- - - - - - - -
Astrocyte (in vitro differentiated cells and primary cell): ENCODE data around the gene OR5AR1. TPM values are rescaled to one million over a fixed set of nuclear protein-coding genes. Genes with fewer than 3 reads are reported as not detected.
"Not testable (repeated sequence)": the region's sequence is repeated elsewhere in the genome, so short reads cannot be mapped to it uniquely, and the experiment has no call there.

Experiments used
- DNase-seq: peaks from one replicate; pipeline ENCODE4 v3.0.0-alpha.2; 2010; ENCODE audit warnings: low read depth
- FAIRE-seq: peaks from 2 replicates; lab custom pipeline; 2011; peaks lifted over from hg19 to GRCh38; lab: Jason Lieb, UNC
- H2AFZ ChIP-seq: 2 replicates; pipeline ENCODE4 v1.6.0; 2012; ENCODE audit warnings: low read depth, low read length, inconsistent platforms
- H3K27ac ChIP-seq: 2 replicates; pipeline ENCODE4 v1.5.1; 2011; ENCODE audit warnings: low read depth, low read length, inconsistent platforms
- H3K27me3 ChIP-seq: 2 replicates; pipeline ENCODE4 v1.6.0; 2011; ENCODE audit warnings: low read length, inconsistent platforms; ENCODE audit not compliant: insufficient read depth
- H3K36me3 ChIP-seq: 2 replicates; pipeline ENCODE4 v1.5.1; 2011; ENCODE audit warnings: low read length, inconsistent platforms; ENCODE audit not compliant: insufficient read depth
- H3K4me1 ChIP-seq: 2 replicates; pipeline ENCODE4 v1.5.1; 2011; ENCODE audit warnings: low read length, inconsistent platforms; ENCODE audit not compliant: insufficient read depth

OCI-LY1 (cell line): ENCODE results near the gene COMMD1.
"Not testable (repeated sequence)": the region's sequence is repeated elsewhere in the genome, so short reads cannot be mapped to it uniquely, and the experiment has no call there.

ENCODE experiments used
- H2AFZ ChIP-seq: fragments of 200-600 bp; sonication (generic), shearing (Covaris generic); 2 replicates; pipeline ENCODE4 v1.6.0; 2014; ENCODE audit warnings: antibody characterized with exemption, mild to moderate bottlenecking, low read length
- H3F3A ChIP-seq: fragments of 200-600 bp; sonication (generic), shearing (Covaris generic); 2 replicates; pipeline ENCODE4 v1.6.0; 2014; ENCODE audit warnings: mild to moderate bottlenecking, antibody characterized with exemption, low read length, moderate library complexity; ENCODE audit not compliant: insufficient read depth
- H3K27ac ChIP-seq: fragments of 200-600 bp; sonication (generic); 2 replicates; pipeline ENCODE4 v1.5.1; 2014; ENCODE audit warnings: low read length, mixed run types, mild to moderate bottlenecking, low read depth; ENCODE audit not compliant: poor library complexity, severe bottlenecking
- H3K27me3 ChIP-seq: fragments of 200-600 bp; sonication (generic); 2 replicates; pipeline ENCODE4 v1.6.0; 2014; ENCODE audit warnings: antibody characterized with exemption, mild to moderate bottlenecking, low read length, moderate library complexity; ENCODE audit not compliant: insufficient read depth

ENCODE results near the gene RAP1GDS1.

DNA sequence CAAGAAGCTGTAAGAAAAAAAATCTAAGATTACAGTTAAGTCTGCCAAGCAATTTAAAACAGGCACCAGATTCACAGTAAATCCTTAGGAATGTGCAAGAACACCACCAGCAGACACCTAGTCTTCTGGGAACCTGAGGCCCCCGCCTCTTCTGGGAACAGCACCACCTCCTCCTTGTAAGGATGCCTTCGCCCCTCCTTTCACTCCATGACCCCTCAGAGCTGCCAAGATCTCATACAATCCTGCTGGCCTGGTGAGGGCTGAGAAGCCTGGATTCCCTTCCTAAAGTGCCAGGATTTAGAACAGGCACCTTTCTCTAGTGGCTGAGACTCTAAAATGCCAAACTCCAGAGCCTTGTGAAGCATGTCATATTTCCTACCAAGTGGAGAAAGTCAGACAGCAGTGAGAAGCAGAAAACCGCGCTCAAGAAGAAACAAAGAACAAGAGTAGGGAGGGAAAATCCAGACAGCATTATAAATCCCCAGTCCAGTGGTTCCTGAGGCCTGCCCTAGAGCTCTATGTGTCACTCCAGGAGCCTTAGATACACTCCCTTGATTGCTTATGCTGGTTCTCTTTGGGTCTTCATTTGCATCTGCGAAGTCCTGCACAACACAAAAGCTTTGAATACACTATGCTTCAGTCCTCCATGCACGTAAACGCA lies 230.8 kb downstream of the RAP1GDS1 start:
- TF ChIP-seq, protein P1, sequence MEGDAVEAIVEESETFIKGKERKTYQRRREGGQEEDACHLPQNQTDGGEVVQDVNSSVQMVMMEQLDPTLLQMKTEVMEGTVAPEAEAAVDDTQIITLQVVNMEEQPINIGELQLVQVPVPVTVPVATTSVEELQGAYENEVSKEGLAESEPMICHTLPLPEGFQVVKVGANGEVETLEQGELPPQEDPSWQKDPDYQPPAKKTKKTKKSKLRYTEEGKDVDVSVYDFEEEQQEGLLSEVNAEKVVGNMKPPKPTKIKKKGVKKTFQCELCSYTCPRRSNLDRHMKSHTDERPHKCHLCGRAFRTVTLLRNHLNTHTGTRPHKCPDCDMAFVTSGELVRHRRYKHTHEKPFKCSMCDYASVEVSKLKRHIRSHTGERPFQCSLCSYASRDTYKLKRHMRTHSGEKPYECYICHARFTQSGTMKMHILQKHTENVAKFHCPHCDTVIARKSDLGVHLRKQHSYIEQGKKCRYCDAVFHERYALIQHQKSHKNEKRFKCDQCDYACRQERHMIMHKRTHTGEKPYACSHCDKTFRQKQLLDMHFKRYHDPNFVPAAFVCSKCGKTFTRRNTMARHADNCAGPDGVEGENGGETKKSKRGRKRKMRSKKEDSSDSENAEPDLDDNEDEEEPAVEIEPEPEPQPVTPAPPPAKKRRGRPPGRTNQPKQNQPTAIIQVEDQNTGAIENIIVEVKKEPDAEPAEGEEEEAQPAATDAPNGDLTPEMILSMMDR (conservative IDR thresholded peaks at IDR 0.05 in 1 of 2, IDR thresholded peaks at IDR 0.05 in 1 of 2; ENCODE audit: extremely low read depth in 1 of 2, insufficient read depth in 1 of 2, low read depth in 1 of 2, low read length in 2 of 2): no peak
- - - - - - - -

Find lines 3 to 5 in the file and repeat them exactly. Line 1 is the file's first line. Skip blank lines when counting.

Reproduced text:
Experiments used
- DNase-seq: peaks from one replicate; pipeline ENCODE4 v3.0.0-alpha.2; 2010; ENCODE audit warnings: low read depth
- FAIRE-seq: peaks from 2 replicates; lab custom pipeline; 2011; peaks lifted over from hg19 to GRCh38; lab: Jason Lieb, UNC